Portagee

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English[edit]

Alternative forms[edit]

Etymology[edit]

Variant of Portuguese, or perhaps back-formation from Portuguese taking it as a plural.

Pronunciation[edit]

Noun[edit]

Portagee (plural Portagees)

  1. (dated, ethnic slur, pejorative) A person from Portugal or a person of Portuguese descent.
    • 1993, Common Lives, Lesbian Lives- Issues 47-49, page 37:
      She lives in New Bedford, and her dad's not around much and her mum calls her boyfriend a Portagee, a fuckin' greenhorn, and she says, Ma, he's 3rd generation, but her mum just rolls her eyes and fixes a drink, fills her glass with ice from the icemaker they have, pours some bourbon from the bottle on the glass-and-mirror shelf above the sink, turns on one of the gold seahorse faucets just a swoosh, and goes into the living room with the paper.
    • 2000, John Steinbeck, Tortilla Flat, ISBN 0141190655:
      The Portagee sighed happily. He was home again.
    • 2002, Lanai Tabura & ‎Augusto E. Tulba, Lanai and Angies Joke of the Day, ISBN 1588492532, page 40:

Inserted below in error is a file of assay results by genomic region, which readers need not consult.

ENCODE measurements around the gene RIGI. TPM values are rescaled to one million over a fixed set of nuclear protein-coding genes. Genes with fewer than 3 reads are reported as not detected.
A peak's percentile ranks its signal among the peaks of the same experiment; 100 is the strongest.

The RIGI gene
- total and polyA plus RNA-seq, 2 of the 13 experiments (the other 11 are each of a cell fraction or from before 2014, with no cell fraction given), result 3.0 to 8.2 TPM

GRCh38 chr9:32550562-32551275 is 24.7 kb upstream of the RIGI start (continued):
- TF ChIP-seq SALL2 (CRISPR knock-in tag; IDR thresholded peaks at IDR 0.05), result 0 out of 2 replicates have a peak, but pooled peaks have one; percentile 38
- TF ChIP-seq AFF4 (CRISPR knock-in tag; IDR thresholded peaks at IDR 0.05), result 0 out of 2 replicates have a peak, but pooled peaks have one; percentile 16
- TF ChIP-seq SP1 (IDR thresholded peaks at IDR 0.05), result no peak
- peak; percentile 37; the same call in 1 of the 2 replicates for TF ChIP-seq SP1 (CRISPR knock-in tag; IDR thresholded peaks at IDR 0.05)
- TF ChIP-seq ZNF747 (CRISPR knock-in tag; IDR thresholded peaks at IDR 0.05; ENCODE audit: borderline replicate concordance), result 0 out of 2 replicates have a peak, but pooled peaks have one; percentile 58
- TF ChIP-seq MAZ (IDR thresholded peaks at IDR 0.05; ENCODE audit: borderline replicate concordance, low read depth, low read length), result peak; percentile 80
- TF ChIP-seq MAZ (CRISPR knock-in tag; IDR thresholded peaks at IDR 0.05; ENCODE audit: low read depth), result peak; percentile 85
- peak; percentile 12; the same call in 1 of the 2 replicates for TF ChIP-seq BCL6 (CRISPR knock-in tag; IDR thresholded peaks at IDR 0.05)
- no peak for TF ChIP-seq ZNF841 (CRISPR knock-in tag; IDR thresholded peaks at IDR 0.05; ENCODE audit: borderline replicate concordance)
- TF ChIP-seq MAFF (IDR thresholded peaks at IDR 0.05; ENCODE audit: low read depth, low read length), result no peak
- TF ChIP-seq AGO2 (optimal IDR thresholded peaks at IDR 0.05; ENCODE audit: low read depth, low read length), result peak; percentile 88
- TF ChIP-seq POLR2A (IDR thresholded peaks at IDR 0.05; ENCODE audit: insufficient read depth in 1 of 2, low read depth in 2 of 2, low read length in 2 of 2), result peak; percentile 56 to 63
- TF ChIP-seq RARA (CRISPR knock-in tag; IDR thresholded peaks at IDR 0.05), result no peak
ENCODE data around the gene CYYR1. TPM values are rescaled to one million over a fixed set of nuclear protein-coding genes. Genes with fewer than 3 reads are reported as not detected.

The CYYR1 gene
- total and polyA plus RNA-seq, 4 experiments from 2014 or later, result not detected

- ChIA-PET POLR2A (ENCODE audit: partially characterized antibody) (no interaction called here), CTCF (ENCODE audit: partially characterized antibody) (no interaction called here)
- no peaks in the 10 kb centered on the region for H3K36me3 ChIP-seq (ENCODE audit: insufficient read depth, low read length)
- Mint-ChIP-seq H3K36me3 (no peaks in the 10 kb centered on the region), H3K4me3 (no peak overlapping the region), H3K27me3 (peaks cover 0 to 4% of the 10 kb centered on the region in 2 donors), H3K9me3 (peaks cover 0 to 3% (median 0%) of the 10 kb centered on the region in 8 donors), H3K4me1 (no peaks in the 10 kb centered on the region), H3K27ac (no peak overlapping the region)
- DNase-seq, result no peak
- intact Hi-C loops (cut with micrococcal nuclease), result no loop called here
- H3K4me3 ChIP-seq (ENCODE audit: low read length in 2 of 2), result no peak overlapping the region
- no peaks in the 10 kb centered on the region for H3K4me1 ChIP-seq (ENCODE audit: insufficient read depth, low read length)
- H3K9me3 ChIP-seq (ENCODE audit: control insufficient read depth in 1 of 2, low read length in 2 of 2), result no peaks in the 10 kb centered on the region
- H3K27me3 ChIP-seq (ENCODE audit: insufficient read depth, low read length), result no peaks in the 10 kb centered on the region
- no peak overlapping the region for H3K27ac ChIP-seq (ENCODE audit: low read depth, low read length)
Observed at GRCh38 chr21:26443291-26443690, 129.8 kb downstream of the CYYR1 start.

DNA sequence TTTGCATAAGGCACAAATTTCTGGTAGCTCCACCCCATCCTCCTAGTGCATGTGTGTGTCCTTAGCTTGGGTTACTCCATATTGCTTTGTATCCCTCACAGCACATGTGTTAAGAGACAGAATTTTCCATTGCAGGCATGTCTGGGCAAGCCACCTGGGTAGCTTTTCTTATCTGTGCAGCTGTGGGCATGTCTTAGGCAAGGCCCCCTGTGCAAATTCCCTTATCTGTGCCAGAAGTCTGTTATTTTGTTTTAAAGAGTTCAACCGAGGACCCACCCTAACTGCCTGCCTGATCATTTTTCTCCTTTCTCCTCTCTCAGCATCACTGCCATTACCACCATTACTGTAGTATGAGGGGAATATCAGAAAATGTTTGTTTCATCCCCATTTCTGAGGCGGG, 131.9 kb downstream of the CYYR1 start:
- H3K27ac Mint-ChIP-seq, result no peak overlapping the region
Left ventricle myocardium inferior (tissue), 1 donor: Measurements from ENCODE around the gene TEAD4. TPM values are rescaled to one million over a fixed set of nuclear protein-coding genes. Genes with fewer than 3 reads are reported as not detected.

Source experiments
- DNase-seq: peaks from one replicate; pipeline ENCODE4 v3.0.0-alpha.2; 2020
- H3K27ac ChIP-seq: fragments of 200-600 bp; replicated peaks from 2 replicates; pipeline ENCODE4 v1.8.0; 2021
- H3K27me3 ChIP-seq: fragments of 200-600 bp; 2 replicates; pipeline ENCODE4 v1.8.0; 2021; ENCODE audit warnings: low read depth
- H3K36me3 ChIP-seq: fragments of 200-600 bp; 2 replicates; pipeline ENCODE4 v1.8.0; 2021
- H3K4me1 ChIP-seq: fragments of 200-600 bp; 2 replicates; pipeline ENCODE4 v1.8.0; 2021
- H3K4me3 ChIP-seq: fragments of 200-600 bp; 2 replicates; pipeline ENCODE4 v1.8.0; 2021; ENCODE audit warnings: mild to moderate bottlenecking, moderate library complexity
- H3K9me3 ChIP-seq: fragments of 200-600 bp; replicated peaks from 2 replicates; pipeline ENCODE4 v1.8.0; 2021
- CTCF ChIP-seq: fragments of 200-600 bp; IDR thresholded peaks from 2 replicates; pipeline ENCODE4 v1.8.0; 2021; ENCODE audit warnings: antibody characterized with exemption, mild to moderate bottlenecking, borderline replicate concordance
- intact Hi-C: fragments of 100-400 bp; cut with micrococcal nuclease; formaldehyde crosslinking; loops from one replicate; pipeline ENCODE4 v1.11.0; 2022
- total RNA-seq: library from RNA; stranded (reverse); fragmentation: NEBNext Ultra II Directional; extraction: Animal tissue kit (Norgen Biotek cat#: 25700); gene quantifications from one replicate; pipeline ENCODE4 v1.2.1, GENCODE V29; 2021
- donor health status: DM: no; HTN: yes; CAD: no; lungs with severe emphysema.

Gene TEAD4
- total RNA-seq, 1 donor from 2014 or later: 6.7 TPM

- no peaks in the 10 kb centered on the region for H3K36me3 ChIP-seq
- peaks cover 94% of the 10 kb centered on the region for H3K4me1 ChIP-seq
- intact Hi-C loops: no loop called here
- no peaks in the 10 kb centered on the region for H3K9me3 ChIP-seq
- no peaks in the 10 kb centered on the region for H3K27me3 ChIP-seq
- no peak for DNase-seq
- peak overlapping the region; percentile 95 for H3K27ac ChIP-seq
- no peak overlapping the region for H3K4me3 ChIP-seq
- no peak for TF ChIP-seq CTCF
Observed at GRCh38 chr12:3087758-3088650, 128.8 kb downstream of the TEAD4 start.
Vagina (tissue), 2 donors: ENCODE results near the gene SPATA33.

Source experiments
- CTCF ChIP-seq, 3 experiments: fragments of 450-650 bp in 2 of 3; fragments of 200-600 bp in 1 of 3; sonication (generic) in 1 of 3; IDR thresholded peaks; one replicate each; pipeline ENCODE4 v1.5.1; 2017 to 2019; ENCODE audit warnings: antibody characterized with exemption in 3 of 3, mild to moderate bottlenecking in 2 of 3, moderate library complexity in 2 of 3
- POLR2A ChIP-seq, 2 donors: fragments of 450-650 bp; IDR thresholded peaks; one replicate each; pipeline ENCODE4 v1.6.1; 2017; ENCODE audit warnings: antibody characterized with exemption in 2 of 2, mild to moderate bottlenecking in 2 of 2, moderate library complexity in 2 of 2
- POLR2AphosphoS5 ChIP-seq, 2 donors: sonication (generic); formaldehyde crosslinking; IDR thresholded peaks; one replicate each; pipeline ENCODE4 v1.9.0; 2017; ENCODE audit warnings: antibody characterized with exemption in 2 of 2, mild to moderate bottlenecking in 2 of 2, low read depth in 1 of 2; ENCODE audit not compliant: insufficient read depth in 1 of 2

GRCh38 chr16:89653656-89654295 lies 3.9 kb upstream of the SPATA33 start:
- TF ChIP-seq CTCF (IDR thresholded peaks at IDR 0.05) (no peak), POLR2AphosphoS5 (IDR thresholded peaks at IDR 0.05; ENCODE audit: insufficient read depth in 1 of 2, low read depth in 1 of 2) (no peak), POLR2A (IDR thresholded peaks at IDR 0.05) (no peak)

What did the Portagee say when he opened a box of Cheerios? "Look, a box of doughnut seeds!"
    • 2005, John A. Broussard, Death and Near Death: A Yoshinobu Mystery, ISBN 1932482202, page 121:
      “You damn, dumb Portagee,” he was saying, “How could you have fallen for one of the oldest tricks in the book?

Adjective[edit]

Portagee (comparative more Portagee, superlative most Portagee)

  1. Portuguese.
    • 2006, Jerry Hopkins, The Da Lima Code, ISBN 1573062707, page 49:
      Did you hear about the man who was half Portagee and half Italian? He made himself an offer he couldn't understand.
    • 2008, Mary Frosch, Coming of Age in the 21st Century: Growing Up in America Today:
      Melvin has a very Portagee accent.
    • 2013, Joseph A. Conforti, Another City Upon a Hill: A New England Memoir, ISBN 1933227567:
      The religious shrines that sprouted in front yards across St. Anthony's parish were too Portagee or greenhornish for my mother.

Related terms[edit]